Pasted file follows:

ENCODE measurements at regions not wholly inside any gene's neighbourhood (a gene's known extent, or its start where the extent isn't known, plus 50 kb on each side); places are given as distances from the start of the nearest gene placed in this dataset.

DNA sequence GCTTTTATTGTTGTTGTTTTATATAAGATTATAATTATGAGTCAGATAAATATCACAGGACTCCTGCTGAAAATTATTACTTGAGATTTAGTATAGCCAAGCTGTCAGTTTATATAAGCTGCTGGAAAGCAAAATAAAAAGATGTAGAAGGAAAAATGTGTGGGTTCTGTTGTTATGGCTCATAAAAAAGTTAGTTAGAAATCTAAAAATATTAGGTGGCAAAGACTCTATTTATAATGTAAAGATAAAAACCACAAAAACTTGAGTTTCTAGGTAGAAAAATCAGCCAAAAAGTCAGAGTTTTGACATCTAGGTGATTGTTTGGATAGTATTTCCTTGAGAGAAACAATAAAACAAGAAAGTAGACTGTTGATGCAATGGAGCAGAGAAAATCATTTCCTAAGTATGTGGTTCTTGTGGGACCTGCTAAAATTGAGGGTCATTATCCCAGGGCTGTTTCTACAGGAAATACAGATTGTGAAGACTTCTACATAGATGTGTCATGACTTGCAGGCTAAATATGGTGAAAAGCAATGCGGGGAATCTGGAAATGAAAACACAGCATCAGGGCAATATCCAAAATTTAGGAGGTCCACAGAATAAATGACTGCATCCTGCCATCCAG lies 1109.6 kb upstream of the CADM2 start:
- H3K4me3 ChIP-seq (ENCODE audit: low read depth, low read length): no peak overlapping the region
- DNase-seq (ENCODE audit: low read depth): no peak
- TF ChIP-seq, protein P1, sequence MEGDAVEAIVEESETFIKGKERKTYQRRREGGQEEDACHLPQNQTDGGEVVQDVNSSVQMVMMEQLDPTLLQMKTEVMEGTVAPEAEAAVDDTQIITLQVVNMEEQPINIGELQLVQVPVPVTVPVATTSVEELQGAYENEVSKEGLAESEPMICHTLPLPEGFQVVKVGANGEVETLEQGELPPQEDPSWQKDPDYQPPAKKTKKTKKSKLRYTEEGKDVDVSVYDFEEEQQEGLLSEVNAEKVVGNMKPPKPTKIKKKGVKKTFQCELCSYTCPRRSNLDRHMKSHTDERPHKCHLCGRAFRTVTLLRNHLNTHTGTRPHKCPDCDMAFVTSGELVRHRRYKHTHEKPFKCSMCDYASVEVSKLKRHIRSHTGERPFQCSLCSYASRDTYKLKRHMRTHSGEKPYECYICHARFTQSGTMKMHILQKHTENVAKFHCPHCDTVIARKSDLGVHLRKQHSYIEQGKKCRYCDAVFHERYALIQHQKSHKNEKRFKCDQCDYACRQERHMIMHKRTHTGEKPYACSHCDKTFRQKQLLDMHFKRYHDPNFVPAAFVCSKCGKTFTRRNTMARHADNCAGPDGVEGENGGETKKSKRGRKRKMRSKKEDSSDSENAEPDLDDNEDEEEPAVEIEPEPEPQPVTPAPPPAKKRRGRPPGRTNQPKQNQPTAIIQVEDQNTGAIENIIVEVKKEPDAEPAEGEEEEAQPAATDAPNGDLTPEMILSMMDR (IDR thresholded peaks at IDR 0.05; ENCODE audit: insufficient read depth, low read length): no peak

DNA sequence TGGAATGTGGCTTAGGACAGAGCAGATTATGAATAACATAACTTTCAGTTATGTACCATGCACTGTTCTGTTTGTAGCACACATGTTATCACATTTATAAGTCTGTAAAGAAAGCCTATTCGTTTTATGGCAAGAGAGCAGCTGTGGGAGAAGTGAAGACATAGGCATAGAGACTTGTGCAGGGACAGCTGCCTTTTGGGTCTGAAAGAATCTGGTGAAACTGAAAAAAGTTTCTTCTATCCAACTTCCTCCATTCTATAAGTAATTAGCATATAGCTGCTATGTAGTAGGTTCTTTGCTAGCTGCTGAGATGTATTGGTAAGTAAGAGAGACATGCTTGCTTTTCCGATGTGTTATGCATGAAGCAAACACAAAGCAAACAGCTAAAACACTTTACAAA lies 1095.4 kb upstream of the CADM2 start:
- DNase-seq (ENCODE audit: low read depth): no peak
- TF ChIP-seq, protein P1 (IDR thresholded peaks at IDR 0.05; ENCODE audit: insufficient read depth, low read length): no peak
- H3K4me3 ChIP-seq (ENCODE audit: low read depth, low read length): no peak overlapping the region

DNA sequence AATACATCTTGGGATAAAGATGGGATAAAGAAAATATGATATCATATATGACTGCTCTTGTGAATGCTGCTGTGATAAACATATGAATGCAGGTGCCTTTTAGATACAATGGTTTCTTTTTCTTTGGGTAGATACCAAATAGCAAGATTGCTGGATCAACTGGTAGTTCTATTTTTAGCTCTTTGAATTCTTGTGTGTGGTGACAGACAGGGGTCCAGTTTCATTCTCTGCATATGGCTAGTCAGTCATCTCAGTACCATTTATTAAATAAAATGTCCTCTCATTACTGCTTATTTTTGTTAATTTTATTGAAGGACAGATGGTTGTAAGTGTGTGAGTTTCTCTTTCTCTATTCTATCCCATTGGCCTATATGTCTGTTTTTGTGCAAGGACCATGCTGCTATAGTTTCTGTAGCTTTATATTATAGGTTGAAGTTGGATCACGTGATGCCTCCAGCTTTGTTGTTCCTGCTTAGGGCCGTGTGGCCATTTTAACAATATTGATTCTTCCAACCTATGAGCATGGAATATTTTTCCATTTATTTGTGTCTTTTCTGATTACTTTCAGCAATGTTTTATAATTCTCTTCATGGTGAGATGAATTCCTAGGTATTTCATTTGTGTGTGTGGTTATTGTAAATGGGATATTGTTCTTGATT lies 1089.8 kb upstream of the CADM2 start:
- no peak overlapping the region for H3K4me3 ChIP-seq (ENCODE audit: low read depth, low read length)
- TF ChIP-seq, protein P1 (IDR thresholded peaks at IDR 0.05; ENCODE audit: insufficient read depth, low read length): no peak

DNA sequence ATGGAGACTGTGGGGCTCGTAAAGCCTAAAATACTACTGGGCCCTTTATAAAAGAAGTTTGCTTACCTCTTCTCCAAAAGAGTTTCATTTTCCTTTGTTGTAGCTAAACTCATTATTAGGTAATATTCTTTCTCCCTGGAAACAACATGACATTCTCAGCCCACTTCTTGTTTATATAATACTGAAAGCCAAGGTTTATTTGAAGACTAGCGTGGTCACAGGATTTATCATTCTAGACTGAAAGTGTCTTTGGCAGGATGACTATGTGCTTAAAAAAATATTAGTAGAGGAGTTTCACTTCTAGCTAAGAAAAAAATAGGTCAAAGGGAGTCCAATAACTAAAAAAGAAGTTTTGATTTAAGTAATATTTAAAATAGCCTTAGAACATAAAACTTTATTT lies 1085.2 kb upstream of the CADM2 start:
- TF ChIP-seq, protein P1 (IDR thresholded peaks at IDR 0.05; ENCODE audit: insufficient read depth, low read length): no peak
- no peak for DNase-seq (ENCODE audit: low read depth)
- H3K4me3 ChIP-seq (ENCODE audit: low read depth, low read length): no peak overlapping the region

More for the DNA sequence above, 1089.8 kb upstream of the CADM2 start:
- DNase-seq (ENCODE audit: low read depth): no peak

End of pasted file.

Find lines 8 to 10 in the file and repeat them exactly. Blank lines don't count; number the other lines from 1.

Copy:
- TF ChIP-seq, protein P1 (IDR thresholded peaks at IDR 0.05; ENCODE audit: insufficient read depth, low read length): no peak
- H3K4me3 ChIP-seq (ENCODE audit: low read depth, low read length): no peak overlapping the region

DNA sequence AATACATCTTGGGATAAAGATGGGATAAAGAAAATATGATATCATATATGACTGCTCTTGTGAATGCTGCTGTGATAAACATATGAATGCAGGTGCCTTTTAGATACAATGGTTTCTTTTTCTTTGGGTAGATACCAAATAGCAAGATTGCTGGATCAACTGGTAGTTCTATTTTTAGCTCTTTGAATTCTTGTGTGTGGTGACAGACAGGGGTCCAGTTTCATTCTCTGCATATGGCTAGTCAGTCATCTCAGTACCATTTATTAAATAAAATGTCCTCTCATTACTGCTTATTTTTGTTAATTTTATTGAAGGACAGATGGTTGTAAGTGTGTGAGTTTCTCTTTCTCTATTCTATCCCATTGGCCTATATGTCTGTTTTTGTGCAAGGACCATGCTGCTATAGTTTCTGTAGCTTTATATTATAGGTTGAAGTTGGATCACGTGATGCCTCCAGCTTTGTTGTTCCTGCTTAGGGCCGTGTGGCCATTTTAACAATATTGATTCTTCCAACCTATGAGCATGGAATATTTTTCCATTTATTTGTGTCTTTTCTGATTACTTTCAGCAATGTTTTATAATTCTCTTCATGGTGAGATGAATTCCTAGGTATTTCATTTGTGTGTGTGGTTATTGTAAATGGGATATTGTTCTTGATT lies 1089.8 kb upstream of the CADM2 start: